Russian Scientists Discover Unique Rock Formations In South Of Dagestan

The loess layers in the south of Dagestan. Photo: Telegram channel of the Institute of Geography of the Russian Academy of Sciences / IGRAS
The loess layers in the south of Dagestan. Photo: Telegram channel of the Institute of Geography of the Russian Academy of Sciences / IGRAS

Russian scientists have discovered deposits of loess – sedimentary rocks that can tell a lot about the climate of past eras and help predict future changes – in the southern part of Dagestan. In these previously unexplored strata, soil profiles formed at a time when herds of mammoths and woolly rhinoceroses roamed the Earth and man had just begun to inhabit Eurasia can be traced. The staff of the Institute of Geography of the Russian Academy of Sciences took part in the expedition on the border of Russia with Azerbaijan in the contact zone of the Eastern Caucasus and the Primorye Lowland.

“Loess soil series are a unique natural archive in which global climate change on Earth over the Quaternary is recorded. The accumulation of loess occurred in the specific cold conditions of glaciations and was repeatedly interrupted by warmer interglacial periods, during which soils were formed,” said Pavel Panin, senior researcher at the Institute of Geography of the Russian Academy of Sciences.

Based on the features of the structure of paleosols, scientists reconstruct the landscape and climate conditions of the distant past. Having traced the sequence of changes of these formations from the early Pleistocene to the present day, we can assume what climate changes await us in the future.

“The thickness of the loess rocks of Dagestan reaches tens of meters; they cover an area of several thousand hectares. Surprisingly, from literary sources, loesses in this region were previously noted sporadically, mainly in the context of their use in agriculture or for the production of building materials. There were only small review papers by the staff of the Institute of Geology of the Republic of Dagestan on this topic. Therefore, the loesses of the south of Dagestan are unique and practically unexplored formations," Pavel Panin stressed.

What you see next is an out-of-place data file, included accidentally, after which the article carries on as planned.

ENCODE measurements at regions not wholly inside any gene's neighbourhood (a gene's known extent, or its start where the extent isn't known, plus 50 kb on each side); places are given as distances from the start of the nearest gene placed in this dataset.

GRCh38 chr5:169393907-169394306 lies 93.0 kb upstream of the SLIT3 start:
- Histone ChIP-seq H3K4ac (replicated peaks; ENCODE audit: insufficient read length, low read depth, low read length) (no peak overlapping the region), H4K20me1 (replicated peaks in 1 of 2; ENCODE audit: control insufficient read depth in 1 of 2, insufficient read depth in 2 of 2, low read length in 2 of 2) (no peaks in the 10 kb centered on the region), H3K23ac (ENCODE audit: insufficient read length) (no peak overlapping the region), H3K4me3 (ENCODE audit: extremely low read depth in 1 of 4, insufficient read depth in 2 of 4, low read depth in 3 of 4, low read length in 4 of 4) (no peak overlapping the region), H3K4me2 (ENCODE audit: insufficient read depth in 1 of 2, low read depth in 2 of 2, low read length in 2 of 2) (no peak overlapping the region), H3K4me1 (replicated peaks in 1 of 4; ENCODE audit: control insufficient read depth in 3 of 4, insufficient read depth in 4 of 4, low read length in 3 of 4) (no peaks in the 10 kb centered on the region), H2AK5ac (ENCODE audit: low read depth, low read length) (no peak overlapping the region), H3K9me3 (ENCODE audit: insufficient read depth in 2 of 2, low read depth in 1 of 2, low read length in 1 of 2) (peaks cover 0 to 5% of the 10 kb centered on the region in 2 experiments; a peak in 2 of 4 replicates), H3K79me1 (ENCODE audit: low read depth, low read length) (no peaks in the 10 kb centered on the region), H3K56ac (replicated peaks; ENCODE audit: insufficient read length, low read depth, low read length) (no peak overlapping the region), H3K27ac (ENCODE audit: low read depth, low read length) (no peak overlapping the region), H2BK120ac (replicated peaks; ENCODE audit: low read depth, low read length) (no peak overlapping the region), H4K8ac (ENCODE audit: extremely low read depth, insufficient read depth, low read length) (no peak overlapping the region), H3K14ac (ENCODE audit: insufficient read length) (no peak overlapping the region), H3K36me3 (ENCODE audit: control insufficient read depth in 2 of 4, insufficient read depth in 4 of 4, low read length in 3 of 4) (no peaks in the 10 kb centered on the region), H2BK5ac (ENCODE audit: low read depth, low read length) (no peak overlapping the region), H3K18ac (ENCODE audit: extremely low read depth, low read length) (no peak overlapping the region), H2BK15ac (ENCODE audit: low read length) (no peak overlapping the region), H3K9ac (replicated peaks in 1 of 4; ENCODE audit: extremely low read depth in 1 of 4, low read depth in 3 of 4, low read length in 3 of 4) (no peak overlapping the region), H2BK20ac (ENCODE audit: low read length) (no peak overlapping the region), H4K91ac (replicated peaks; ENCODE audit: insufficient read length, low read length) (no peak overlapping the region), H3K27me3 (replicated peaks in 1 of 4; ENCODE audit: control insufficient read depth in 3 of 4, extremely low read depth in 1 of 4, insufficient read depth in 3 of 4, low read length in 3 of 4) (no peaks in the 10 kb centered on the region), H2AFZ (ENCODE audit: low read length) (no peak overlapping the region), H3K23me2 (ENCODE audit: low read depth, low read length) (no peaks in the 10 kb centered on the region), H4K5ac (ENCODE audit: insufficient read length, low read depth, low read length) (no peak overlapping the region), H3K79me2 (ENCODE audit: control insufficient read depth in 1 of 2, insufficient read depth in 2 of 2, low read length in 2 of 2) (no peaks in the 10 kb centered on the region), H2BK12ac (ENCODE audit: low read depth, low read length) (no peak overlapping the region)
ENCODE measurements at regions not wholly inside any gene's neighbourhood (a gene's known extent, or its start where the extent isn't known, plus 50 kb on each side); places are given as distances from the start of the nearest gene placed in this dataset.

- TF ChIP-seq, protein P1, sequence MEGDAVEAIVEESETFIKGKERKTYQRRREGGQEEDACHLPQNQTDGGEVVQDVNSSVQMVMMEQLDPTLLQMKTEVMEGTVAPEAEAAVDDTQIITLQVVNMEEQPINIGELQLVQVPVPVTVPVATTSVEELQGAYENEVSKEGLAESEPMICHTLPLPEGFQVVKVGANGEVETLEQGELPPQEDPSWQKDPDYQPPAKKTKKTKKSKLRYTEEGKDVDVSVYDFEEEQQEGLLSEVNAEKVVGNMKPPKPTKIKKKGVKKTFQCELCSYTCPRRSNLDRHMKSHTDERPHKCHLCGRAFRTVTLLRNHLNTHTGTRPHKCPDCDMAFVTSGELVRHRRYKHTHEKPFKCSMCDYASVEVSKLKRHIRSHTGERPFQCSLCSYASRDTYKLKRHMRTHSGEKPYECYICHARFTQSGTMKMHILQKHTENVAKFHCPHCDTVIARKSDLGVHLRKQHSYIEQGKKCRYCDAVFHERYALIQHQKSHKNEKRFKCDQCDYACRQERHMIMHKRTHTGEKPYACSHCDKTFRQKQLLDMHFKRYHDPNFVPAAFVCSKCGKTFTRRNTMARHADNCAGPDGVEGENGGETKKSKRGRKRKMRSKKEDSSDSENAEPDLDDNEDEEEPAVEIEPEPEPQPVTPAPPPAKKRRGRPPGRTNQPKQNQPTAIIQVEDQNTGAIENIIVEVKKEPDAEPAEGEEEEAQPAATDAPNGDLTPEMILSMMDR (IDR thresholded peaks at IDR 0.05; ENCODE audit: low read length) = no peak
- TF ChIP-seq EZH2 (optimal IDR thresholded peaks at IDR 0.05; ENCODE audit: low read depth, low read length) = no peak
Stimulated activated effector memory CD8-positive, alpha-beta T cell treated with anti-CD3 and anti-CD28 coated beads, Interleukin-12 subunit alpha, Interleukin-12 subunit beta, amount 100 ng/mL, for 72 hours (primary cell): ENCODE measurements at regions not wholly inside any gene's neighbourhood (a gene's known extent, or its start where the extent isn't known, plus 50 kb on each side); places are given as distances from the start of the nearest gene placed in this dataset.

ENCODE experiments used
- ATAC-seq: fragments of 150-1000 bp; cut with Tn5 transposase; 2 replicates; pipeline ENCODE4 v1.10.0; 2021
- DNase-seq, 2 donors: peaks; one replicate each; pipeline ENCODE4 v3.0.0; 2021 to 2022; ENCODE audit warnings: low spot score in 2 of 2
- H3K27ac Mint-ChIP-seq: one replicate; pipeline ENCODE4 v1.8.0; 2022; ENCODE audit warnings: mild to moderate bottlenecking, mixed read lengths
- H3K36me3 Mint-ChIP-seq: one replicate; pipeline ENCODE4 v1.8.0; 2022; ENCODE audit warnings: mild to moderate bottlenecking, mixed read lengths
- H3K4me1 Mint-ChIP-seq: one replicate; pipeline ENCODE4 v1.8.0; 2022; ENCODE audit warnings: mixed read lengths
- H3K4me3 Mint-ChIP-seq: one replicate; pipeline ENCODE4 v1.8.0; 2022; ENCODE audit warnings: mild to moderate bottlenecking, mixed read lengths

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The study of loess deposits in Dagestan. Photo: Telegram channel of the Institute of Geography of the Russian Academy of Sciences / IGRAS
The study of loess deposits in Dagestan. Photo: Telegram channel of the Institute of Geography of the Russian Academy of Sciences / IGRAS

The participants of the expedition, conducted by the Institute of Geography of the Russian Academy of Sciences together with the Pushchinsky Research Center of the Russian Academy of Sciences, the Institute of Geology of the Republic of Dagestan of the Russian Academy of Sciences, and the Erismann Federal Research Center for Hygiene examined several areas where paleosol profiles are visible in the vertical walls of loess outcrops. The most detailed and informative series was discovered near the village of Kurkent, whose residents provided great assistance to the scientists.

According to preliminary data, the paleosol profiles found by the expedition belong to the Early, Middle, and Late Pleistocene. Scientists have collected samples that have yet to be studied in the laboratory.

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The study of loess deposits in Dagestan. Photo: Telegram channel of the Institute of Geography of the Russian Academy of Sciences / IGRAS
The study of loess deposits in Dagestan. Photo: Telegram channel of the Institute of Geography of the Russian Academy of Sciences / IGRAS